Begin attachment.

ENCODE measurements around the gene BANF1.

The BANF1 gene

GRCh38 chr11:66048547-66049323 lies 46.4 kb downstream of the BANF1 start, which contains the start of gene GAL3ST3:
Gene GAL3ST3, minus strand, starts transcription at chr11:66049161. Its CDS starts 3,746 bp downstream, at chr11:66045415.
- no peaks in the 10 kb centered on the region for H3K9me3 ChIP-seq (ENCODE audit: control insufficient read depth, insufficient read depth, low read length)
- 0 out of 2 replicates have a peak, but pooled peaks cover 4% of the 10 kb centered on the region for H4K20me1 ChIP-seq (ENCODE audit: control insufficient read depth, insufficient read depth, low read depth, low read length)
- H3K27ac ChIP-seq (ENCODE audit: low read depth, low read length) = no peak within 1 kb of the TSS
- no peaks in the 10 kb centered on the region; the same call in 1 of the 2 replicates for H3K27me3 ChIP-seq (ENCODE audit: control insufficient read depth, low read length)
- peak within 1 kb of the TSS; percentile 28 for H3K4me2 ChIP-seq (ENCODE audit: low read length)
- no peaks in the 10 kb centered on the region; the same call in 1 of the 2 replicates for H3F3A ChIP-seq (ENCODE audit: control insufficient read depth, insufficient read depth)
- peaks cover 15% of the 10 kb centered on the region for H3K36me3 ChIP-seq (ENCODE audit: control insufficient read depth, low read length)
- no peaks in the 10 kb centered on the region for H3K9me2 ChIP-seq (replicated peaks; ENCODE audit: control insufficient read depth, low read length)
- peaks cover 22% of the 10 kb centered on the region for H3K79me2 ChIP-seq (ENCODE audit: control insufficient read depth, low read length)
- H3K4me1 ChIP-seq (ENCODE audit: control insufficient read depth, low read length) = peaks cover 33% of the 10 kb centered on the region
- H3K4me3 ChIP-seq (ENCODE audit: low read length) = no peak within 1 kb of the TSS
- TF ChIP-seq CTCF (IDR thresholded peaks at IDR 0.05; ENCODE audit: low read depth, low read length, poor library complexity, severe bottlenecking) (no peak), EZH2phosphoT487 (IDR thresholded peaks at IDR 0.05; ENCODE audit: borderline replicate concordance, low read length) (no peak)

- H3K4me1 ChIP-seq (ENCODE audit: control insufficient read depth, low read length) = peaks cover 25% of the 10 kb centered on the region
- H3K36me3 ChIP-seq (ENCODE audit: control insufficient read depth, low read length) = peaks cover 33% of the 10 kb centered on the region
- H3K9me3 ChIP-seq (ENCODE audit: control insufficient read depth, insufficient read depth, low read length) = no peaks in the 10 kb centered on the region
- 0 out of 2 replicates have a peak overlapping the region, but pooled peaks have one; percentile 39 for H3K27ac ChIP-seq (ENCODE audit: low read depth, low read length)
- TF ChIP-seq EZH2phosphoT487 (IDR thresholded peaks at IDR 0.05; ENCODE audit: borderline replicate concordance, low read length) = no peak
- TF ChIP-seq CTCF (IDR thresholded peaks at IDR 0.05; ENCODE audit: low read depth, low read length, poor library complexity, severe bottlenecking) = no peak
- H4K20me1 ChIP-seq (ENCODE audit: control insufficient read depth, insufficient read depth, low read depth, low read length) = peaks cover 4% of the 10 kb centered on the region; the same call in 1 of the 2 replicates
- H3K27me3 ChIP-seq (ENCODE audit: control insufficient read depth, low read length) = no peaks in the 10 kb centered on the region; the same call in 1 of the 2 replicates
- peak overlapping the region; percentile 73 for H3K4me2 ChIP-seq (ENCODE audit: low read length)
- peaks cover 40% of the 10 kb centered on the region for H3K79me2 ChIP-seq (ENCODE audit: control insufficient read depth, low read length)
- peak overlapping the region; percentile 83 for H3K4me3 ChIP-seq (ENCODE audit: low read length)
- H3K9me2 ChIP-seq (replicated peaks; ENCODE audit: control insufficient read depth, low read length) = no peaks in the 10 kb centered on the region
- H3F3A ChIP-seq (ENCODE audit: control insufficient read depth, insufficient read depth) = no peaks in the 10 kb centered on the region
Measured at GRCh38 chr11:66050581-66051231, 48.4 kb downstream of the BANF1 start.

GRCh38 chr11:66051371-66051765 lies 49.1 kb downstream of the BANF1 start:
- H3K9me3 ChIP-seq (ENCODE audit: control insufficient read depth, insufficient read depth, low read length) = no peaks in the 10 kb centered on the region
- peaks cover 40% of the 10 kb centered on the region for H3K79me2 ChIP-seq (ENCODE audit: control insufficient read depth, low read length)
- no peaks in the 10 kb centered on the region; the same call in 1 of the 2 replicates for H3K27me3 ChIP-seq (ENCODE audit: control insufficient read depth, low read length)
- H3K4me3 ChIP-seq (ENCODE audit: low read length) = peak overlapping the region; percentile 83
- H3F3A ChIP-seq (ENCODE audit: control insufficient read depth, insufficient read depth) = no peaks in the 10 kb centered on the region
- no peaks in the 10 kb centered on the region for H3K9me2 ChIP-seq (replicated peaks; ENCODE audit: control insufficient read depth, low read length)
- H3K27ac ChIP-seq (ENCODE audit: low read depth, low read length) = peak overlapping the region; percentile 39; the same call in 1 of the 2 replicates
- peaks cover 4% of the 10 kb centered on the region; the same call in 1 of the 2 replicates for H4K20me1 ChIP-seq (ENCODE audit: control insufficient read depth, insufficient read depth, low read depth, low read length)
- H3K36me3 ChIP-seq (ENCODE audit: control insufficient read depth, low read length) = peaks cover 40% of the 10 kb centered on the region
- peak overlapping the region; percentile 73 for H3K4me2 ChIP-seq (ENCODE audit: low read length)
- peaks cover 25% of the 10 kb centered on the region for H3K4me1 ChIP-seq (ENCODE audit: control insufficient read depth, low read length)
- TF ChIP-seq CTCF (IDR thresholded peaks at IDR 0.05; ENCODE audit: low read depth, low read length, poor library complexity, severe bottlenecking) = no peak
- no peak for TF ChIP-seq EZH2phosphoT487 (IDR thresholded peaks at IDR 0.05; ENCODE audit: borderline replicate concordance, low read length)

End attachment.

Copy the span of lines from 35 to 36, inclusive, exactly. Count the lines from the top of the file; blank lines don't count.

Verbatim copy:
- H3K4me3 ChIP-seq (ENCODE audit: low read length) = peak overlapping the region; percentile 83
- H3F3A ChIP-seq (ENCODE audit: control insufficient read depth, insufficient read depth) = no peaks in the 10 kb centered on the region